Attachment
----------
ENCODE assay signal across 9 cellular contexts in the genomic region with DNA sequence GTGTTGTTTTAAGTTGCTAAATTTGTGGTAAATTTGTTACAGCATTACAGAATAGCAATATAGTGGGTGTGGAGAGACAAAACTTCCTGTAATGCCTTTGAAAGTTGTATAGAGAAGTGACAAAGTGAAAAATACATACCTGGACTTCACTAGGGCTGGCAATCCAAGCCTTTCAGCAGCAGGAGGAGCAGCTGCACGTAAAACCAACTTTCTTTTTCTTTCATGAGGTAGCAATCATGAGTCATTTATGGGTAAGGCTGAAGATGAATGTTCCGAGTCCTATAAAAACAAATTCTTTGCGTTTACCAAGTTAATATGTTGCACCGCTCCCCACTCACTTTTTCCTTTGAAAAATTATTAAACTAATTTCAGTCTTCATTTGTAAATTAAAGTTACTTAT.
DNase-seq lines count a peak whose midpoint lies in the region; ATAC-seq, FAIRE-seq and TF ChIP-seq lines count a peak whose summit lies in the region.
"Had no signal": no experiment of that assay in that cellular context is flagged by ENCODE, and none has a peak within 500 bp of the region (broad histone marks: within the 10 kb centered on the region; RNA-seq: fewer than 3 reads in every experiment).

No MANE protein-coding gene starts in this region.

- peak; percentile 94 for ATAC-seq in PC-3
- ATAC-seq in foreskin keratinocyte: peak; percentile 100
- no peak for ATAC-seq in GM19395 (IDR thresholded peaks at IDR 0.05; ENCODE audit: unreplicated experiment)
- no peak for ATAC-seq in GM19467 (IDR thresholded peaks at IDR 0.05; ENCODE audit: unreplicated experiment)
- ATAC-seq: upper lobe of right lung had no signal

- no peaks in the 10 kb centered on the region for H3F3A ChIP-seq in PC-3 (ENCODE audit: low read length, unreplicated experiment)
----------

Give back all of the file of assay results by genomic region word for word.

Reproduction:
ENCODE assay signal across 9 cellular contexts in the genomic region with DNA sequence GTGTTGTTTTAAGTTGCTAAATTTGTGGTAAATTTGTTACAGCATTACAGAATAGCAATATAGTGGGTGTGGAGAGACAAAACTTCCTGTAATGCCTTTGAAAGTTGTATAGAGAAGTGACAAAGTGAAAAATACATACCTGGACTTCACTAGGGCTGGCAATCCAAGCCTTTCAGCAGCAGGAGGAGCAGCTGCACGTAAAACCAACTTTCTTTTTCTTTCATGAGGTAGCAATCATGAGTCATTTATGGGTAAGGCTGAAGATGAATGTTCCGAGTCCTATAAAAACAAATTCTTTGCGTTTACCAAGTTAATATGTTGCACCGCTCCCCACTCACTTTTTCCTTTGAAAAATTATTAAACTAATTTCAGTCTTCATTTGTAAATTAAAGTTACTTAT.
DNase-seq lines count a peak whose midpoint lies in the region; ATAC-seq, FAIRE-seq and TF ChIP-seq lines count a peak whose summit lies in the region.
"Had no signal": no experiment of that assay in that cellular context is flagged by ENCODE, and none has a peak within 500 bp of the region (broad histone marks: within the 10 kb centered on the region; RNA-seq: fewer than 3 reads in every experiment).

No MANE protein-coding gene starts in this region.

- peak; percentile 94 for ATAC-seq in PC-3
- ATAC-seq in foreskin keratinocyte: peak; percentile 100
- no peak for ATAC-seq in GM19395 (IDR thresholded peaks at IDR 0.05; ENCODE audit: unreplicated experiment)
- no peak for ATAC-seq in GM19467 (IDR thresholded peaks at IDR 0.05; ENCODE audit: unreplicated experiment)
- ATAC-seq: upper lobe of right lung had no signal

- no peaks in the 10 kb centered on the region for H3F3A ChIP-seq in PC-3 (ENCODE audit: low read length, unreplicated experiment)